Theo is a tech junkie constantly looking for the next big thing.
Today, we will be taking an in-depth look at the Akaso V50 Pro action camera. This was the top of the line action camera at the time of this writing. As I was finishing up this review, Akaso released an even higher end action camera, the V50 Pro Elite. While my focus has been on the V50 Pro, the Elite model offers native 4K recording at 60 fps and 8x zoom. If this is something you require, then the Elite model will most likely suit your needs better.
Features At a Glance
I highly recommend that you visit Akaso's website to compare the different features offered. If you require the bare minimum, the Brave 4 and Brave 6 action cameras will more than likely get the job done.
If features such as recording in 4K at 60 frames per second, zoom, Wi-Fi, and photo modes are crucial to you, then the V50 Pro and V50 Elite will be your best options. I opted for the V50 Pro as it included all the features I required and then some.
In this list, the adjustable field of view was actually the feature that caught my attention first. I consider this a useful feature when doubling the action cam as a dash cam. During my testing, this is exactly what I did. We will review the video quality later on in this review.
The packaging is quite deceiving. On first glance, I never would've thought that it was possible to include all the accessories that they did. When we take a look at the list of accessories, you just might be surprised to see how extensive they are. As for the packaging itself, the key features are listed right on the box itself.
Over on the back of the box, you'll find the full technical specifications. A couple of things stood out to me. Firstly, you will be required to supply your own micro-SD card. This isn't a big deal, but there is one detail to note. As stated in the user manual, you cannot use a micro-SD card with a capacity over 64 GB. Furthermore, the optimal rating card rating is Class 10 or UHS-III.
The other detail that caught my eye was the battery. I was quite surprised to see that Akaso included, not one, but two batteries. As this action cam was being shipped to me, I thought about acquiring an additional battery as I operated under the assumption that only one battery would be included.
The first pamphlet is the quick reference guide. It doesn't offer much information other than the battery placement in your action cam. The intention of this guide is simply to get you started with powering on this action cam. As long as you match up the contact pins, the battery will slide right in.
The actual manual is somewhat lengthy, so Akaso opted not to include a paper copy of it. Instead, you'll find instructions to gain web access to actual their manual. You can either scan the QR code or enter in the website address manually.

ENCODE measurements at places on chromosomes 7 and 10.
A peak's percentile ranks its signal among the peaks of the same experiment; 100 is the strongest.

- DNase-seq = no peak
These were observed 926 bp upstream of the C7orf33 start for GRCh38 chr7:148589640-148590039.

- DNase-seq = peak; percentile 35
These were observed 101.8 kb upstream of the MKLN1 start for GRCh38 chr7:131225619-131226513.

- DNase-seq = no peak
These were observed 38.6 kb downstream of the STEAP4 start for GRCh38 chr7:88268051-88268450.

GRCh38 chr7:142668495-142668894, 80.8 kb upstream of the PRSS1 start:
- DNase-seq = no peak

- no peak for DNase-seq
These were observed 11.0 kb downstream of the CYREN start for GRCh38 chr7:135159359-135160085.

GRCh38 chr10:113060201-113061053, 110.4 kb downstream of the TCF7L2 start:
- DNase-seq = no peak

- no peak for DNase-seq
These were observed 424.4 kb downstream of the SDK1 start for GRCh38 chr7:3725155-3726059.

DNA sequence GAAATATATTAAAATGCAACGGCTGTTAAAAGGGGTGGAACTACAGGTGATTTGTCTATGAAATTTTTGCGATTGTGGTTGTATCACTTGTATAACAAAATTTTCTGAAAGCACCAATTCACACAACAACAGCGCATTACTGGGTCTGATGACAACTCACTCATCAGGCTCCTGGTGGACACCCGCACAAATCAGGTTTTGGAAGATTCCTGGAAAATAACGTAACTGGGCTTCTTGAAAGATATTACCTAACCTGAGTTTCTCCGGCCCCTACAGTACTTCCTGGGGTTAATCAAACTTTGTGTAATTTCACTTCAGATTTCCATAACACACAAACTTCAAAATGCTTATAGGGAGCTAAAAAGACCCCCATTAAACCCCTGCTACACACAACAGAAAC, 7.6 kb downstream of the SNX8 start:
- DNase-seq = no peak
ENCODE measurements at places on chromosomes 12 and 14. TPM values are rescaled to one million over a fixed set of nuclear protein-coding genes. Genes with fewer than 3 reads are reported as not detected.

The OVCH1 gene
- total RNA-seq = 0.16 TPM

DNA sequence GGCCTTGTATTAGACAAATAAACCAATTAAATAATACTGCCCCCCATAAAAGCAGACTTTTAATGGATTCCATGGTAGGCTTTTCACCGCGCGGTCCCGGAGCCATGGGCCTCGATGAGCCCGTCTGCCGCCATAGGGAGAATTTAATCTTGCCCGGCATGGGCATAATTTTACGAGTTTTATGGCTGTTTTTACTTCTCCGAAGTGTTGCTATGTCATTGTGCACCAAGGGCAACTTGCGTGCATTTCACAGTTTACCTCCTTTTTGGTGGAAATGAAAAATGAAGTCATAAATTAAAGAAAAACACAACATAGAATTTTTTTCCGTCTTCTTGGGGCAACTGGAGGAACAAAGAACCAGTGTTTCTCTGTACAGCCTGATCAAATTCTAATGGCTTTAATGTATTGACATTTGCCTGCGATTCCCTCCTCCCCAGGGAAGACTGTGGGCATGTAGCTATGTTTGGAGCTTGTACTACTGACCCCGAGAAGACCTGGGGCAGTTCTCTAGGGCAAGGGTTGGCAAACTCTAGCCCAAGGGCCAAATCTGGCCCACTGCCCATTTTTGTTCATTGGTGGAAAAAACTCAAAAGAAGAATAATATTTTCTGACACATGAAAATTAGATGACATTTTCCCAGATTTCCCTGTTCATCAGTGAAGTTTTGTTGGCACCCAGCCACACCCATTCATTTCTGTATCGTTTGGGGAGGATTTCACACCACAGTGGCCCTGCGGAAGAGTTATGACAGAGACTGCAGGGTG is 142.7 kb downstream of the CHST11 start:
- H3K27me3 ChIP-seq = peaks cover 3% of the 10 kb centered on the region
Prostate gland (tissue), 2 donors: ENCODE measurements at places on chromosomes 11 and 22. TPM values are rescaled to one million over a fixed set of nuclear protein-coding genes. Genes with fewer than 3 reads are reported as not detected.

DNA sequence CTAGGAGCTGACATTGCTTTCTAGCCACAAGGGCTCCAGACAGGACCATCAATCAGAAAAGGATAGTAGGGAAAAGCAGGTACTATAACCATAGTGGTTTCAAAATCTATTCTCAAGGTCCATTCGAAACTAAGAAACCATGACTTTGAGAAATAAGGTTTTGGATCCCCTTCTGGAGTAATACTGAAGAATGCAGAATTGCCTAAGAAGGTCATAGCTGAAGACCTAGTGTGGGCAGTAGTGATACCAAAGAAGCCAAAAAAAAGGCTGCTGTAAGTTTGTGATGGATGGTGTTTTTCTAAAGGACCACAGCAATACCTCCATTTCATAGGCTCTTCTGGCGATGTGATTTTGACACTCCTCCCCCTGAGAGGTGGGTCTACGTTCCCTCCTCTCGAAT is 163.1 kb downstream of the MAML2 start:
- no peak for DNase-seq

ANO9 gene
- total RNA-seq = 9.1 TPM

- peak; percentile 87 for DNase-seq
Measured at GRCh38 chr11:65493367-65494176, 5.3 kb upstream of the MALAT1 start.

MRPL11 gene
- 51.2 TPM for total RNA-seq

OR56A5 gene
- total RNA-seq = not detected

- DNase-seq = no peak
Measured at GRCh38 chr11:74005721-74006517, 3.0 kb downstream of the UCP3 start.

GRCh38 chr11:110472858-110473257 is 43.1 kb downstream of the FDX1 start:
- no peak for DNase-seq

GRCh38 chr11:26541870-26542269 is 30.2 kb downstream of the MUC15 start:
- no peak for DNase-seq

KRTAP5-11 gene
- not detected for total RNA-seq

Once you access the manual, I recommend that you download it in PDF format. This way, you have an offline copy for reference. One of the main benefits of having the manual in digital format is that you can use the "Find" functionality to quickly locate the instructions that only pertain to you. This is incredibly useful when you need to look up a specific feature to determine if you should have it enabled or not.
Want even more accessories? Simply share your experience. I personally didn't do this step yet, but it would be nice to receive additional batteries. Of course, you can definitely choose another set of mounts or the micro-SD card. It's really up to you.
Support and Warranty
In terms of product support, I never had the need to contact Akaso. However, Akaso offers 12 months of warranty extension provided that you register your purchase on their website. This process is very simple. Simply fill out your Amazon Order ID and your email address and you're done.
Action Camera Unboxed
This is the first look at the actual action cam. When I took it out of the packaging, it was already mounted with an enclosed hard case. I have quite a few takeaways here.
The hinge was very tight so there's absolutely no way for the action cam to tilt undesirably with brisk motions. When we take a look at the accessories, I will be able to show you the reason behind this.
The back panel is removed via a flap on the top. Given how tight it was to flip this flap open, I'm pretty confident that this ensures a tight seal for the waterproof capabilities. While it may be a little difficult to tell from this photo, there is a rubber seal lined around this back panel. This is how Akaso is able to advertise the waterproof capabilities. While I haven't been able to test this out yet, I do wonder how this seal will hold up over time in salt water. In the list of accessories that I will be showing later, Akaso did not include extra rubber seals. This has been my only concern so far.
Each battery has an embedded pull tab. Do NOT cut this off or else you will not be able to remove the battery from the acton camera.
This appears to be a standard 1,100 mAh battery designed for action cameras. The model number is B028115350001. In case two batteries aren't enough for you, additional batteries can be purchased through third-party vendors with this model number. I did a quick search and found out that these batteries typically go for $15 to $20, making them quite affordable if you require continuous recording.